One linguistic fad I find especially ugly is the use of the present tense when it's the past that's being spoken of. For example, "So now he buys . . . " instead of "so then he bought . . ." Sportscasters do this a lot, but I hear talking heads on political shows doing it too.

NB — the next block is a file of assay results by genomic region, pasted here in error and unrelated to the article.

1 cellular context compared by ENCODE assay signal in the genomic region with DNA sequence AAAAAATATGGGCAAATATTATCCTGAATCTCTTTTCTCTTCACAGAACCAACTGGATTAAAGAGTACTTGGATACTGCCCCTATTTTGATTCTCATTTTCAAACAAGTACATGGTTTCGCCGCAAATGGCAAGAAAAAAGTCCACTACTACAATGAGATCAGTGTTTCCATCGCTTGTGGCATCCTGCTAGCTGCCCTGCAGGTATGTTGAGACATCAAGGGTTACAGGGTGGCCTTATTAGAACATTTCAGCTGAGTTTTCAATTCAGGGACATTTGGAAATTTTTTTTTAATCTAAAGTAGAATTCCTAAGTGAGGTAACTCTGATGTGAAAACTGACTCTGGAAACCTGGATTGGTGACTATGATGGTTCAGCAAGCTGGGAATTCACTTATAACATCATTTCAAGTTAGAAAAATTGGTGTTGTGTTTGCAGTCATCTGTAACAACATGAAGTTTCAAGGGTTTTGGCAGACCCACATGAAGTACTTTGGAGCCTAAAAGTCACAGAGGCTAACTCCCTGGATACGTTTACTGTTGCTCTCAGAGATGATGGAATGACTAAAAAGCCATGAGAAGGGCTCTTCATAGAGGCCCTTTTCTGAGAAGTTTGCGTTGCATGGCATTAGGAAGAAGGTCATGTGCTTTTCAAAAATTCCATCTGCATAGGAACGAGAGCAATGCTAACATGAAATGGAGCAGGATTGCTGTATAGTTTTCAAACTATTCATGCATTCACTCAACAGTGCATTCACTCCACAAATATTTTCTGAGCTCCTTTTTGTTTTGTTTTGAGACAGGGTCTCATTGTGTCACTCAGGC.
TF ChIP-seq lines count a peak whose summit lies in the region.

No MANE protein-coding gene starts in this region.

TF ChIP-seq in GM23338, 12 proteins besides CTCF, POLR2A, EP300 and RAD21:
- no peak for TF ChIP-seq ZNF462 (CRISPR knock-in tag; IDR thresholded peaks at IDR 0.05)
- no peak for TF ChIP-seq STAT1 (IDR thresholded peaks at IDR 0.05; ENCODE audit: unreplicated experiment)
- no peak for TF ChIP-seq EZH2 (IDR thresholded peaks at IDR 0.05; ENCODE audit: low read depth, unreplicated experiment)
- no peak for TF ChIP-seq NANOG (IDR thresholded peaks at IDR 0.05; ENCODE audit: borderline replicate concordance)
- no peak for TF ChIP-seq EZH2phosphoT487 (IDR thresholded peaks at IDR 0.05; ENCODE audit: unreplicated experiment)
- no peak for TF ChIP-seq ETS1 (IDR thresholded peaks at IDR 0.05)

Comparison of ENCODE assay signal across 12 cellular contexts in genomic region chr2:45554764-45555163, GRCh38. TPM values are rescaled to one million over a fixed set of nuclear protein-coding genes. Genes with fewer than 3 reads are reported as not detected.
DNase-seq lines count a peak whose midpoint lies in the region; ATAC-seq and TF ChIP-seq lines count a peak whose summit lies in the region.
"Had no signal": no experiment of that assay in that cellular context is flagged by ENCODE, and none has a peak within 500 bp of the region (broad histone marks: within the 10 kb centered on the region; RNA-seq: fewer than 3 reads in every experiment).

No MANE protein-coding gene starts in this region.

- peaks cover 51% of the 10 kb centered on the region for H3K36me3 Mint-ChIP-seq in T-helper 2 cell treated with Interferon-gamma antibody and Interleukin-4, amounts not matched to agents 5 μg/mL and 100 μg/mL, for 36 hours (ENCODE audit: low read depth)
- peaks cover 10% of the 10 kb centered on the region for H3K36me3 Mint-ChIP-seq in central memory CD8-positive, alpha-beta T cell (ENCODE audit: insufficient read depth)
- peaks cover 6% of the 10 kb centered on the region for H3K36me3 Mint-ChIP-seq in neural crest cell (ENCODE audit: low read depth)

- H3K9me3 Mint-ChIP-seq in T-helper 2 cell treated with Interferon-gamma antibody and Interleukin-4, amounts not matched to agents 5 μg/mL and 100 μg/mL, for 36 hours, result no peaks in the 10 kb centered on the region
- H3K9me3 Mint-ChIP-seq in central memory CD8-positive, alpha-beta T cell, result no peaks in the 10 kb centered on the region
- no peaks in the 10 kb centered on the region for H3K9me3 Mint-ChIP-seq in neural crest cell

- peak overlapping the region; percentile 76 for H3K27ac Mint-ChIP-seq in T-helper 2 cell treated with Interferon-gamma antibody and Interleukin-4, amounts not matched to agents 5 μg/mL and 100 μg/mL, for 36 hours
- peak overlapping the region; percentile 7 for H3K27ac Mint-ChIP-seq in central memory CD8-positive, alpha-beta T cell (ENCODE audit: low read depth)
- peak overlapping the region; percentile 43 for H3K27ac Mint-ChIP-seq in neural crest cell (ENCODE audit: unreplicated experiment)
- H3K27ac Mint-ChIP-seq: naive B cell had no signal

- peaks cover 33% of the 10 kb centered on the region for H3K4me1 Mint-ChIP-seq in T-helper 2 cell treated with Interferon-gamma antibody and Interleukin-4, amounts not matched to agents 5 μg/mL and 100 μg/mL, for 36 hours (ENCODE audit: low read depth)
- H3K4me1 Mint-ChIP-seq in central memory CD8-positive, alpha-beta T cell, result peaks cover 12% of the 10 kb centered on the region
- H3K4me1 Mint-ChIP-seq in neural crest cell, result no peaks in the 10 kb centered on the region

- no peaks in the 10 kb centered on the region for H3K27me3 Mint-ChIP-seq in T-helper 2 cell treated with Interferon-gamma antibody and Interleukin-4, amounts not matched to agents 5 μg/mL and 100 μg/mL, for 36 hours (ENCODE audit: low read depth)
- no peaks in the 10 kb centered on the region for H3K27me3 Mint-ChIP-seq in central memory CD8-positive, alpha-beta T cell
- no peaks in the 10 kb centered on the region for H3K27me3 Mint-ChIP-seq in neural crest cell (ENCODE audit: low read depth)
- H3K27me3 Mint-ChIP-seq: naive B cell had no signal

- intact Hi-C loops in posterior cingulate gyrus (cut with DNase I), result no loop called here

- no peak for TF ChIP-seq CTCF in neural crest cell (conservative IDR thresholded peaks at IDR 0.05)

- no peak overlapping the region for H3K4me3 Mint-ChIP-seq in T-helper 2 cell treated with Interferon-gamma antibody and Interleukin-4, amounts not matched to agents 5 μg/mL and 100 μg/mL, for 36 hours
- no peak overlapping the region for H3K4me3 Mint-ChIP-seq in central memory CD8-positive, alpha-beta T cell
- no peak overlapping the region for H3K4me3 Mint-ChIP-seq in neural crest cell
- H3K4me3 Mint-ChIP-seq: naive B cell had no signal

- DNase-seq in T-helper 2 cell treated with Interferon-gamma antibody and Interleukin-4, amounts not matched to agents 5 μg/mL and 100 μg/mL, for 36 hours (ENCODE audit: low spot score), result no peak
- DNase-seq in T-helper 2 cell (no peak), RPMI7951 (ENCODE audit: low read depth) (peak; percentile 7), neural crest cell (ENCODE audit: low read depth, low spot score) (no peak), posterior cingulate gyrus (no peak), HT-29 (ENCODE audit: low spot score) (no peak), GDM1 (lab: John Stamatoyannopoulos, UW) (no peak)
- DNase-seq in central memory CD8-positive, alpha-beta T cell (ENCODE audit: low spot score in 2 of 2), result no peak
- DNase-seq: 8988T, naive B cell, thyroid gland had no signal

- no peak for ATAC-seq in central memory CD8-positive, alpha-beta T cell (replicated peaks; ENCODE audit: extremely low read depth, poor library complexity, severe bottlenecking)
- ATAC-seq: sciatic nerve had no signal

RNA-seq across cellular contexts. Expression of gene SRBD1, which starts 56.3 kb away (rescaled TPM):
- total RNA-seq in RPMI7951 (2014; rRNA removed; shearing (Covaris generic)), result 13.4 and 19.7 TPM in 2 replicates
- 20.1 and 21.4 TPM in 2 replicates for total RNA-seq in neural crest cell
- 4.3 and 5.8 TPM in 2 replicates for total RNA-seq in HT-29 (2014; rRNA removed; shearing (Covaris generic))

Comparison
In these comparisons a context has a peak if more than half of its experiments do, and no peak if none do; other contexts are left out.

I don't know how much of a fad it is, at least from a literary standpoint. Henry Fielding made fun of the extraordinary use of the present tense in Samuel Richardson's novel Pamela (1740), a book in which the lead character, a servant girl, seems always to be narrating her adventures (such as those with her amorous master) in letters even as she's experiencing them. In Shamela, Fielding's Pamela satire of 1741, Shamela writes: "Mrs. Jervis and I are just in Bed, and the Door unlocked; if my Master should come -- Odsbobs! I hear him just coming in at the Door. You see I write in the present Tense, as Parson Williams says. Well, he is in Bed between us, we both shamming a Sleep, he steals his Hand into my Bosom, which I, as if in my Sleep, press close to me with mine, and then pretend to awake." And so on.